Identification of epigenetic mechanisms controlling gene expression in double haploid Brassica.

Lead Research Organisation: University of Warwick
Department Name: School of Life Sciences

Abstract

With the effects of global warming and climate change becoming much more severe, fears of the effects of these issues on global food security and habitat conservation have greatly increased. As a result, it is of vital importance to improve the efficiency of plant breeding techniques. Recent discoveries in genomics have allowed for the development of more efficient breeding strategies leading to the development and improvement of new cultivars. However, until recently the use of genetic and epigenetic techniques in plant breeding programs has been critically under used.
A previous study provided great insights into the genetic and epigenetic mechanisms controlling gene expression in Brassica double haploids. While gene expression dynamics in double haploids may be caused by changes in DNA methylation, the precise molecular mechanisms remain unknown. My PhD project will focus on identifying the mechanism(s) that control gene expression in double haploids and determine their contribution on the stability of desirable traits. To address this aim, I will first use chromosome conformation capture to identify changes in the spatial organisation of chromatin in double haploid genomes. This analysis will allow me to build predictive models that may explain the interactions between proximal and distal genomic loci. To determine the significance of these interactions, I will use ChIP-seq to quantify the significance of these interactions the chromatin landscape and ultimately in gene regulation. Collectively, these objectives will provide a first view of the impact of double haploid breeding on chromatin interactions and the stability of phenotypic traits. This knowledge will also provide a deeper insight into the effects of chromosome mergers in genome regulation and aid the development of more efficient breeding programmes in plants.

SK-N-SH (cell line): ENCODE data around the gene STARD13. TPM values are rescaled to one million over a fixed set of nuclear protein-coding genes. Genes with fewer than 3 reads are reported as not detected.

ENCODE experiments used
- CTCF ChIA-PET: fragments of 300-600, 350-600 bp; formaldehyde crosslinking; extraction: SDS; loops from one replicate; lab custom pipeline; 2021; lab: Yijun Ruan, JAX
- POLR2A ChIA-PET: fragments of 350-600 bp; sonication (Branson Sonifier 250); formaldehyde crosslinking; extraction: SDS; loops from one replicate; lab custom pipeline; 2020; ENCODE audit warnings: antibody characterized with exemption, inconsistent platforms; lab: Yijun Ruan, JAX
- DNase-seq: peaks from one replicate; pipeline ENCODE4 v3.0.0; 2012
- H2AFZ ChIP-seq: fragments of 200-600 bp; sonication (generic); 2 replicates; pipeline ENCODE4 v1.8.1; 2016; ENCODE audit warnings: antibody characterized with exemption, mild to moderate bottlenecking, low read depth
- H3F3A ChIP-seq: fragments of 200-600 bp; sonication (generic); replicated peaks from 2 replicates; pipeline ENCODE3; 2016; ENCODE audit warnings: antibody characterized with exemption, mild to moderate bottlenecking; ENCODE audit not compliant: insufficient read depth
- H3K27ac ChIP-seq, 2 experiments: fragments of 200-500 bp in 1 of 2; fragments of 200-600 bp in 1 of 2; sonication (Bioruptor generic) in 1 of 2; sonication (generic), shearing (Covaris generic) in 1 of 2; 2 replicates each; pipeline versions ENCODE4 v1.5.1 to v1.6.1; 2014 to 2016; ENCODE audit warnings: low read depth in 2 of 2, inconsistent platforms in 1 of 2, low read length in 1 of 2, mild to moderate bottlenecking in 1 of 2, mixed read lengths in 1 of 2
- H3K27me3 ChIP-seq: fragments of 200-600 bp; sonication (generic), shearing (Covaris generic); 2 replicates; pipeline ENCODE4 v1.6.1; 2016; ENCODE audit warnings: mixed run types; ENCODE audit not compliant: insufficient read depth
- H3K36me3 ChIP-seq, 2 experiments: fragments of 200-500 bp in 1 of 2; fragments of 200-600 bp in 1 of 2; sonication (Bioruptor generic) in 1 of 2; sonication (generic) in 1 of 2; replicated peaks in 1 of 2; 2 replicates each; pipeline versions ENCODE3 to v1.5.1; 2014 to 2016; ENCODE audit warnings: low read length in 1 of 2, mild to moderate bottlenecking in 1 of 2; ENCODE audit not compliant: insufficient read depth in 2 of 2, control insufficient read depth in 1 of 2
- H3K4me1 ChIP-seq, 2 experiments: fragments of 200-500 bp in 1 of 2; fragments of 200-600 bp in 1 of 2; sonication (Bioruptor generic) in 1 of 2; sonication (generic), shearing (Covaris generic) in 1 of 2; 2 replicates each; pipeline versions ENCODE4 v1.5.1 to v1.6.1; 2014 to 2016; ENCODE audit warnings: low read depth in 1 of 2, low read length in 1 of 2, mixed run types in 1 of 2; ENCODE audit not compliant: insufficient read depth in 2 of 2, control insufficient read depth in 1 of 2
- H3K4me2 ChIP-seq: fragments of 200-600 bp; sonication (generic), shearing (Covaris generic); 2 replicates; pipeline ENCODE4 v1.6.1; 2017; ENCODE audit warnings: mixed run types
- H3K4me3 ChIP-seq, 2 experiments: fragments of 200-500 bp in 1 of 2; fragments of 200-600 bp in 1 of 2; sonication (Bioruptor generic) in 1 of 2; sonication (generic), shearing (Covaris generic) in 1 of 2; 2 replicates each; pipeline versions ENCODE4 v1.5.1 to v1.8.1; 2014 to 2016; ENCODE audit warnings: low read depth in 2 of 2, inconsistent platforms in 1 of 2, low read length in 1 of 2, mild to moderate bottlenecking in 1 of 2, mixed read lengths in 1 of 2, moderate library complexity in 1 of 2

Publications

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Studentship Projects

Project Reference Relationship Related To Start End Student Name
BB/M01116X/1 01/10/2015 30/09/2023
2097325 Studentship BB/M01116X/1 01/10/2018 30/09/2022 Ryan Merritt